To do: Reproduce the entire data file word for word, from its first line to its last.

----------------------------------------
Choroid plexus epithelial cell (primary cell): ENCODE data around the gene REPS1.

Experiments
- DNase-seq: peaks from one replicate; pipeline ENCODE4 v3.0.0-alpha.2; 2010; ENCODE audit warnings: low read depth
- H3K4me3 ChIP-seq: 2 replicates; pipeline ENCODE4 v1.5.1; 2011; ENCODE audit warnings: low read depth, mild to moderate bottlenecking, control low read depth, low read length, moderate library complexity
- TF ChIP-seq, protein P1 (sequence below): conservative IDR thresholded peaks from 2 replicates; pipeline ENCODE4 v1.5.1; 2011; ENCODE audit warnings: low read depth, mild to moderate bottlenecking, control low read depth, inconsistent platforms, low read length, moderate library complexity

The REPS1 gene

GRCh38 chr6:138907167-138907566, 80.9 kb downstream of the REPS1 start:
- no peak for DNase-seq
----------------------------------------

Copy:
Choroid plexus epithelial cell (primary cell): ENCODE data around the gene REPS1.

Experiments
- DNase-seq: peaks from one replicate; pipeline ENCODE4 v3.0.0-alpha.2; 2010; ENCODE audit warnings: low read depth
- H3K4me3 ChIP-seq: 2 replicates; pipeline ENCODE4 v1.5.1; 2011; ENCODE audit warnings: low read depth, mild to moderate bottlenecking, control low read depth, low read length, moderate library complexity
- TF ChIP-seq, protein P1 (sequence below): conservative IDR thresholded peaks from 2 replicates; pipeline ENCODE4 v1.5.1; 2011; ENCODE audit warnings: low read depth, mild to moderate bottlenecking, control low read depth, inconsistent platforms, low read length, moderate library complexity

The REPS1 gene

GRCh38 chr6:138907167-138907566, 80.9 kb downstream of the REPS1 start:
- no peak for DNase-seq